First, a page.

The weeks following the end of session nevertheless saw success for several advanced energy and transportation bills that secured the Governor’s signature. These include AEE-supported AB 33 (Ting), extending low-interest loans and grants to public entities and Native American tribes for energy storage and ZEV charging stations, and AB 970 (McCarty), creating a standardized, streamlined review and approval process for local EV charging permits. Other notable mentions include SB 500 (Min), requiring all autonomous vehicles registered in-state after 2030 be zero-emission and AB 525 (Chiu), tasking state agencies with developing by June 2022 a strategic plan for significant offshore wind development.
When the legislative cycle resumes next year, it will do so in the context of an election year. In addition to overhanging or deferred items from 2021, it is all but certain that wildfire risk and energy grid resilience will remain top concerns for decision-makers. This past July and August, the Caldor and Dixie Fires swept across Northern California, keeping the threat of a deadly, extended wildfire season and emergency power shut-offs in the public eye. Policymakers will presumably continue to press the state’s regulatory agencies to come up with an effective plan for managing future conditions, including avoiding a repeat of last year’s power outages and anticipating extreme heat events gripping the Western region like those earlier this year.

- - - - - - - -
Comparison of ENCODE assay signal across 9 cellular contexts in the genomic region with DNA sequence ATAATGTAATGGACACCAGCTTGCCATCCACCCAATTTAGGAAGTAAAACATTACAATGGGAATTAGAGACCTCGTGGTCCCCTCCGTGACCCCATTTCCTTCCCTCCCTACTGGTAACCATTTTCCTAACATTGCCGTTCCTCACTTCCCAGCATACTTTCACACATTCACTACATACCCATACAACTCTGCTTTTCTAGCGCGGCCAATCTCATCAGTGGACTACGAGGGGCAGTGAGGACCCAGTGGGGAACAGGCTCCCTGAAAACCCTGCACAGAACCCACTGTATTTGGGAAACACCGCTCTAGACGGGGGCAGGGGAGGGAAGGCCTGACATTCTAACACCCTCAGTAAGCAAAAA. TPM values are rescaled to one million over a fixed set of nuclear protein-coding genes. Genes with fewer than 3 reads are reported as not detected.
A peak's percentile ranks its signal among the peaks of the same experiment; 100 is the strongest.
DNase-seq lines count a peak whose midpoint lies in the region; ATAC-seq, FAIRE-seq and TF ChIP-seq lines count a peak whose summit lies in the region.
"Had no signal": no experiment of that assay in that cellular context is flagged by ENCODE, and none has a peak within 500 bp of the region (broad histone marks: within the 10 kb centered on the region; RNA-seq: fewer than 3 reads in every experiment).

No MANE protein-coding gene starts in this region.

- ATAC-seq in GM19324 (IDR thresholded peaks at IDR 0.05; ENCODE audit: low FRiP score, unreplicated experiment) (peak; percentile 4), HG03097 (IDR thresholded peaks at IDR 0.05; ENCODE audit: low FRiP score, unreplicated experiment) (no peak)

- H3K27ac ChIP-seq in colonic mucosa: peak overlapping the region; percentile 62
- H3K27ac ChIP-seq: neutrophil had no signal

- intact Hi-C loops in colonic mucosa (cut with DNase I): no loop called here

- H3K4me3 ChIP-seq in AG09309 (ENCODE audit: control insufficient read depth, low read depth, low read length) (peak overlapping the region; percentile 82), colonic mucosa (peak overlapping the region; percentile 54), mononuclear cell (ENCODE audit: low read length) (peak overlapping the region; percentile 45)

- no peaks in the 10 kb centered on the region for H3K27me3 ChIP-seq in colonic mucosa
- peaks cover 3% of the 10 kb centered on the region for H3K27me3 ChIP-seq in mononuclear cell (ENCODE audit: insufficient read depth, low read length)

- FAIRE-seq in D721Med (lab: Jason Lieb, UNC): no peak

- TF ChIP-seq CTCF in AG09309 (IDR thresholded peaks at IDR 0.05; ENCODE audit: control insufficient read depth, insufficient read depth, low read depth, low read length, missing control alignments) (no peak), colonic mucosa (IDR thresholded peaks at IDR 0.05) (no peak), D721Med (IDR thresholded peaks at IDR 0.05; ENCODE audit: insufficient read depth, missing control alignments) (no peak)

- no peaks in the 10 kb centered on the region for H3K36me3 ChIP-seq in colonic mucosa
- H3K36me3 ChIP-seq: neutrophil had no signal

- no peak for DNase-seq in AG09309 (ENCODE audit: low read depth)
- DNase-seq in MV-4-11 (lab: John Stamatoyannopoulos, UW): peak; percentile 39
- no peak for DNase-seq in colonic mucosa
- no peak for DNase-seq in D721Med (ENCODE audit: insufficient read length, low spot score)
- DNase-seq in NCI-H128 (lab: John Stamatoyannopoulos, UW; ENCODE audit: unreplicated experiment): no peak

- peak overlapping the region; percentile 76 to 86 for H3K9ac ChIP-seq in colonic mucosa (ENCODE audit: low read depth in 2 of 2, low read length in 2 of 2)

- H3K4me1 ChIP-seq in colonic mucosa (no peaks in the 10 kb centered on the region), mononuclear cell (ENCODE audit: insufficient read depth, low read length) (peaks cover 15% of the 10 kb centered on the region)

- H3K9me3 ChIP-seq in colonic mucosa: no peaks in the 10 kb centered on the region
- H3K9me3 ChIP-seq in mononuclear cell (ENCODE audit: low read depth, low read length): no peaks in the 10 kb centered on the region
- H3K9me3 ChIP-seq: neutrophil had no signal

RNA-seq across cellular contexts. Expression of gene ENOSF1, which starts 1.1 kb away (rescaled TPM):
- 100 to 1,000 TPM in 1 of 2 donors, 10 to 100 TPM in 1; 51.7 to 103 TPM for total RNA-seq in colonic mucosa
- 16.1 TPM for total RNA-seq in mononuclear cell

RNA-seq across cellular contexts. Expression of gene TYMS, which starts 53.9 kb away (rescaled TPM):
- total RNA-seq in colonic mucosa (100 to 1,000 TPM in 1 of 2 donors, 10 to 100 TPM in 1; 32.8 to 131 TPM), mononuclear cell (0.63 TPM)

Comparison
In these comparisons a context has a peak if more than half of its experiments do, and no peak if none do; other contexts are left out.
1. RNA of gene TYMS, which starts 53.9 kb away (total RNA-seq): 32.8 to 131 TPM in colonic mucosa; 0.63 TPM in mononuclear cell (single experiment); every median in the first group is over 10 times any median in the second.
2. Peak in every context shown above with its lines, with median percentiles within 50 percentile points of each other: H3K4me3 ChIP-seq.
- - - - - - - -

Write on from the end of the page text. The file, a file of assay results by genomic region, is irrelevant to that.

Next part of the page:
In 2022, AEE will be working to help decision-makers think about the energy grid as a system that can be strengthened through smart, holistic planning. AEE will continue to engage decision-makers on the full set of advanced energy tools and solutions needed to achieve California’s 100% clean grid and transportation goals.
AEE has published a series of reports on the economic opportunity for the United States as a whole and for eight key states, including California, in developing the supply chain for electric transportation. Download any or all of these reports, free of charge, by clicking below.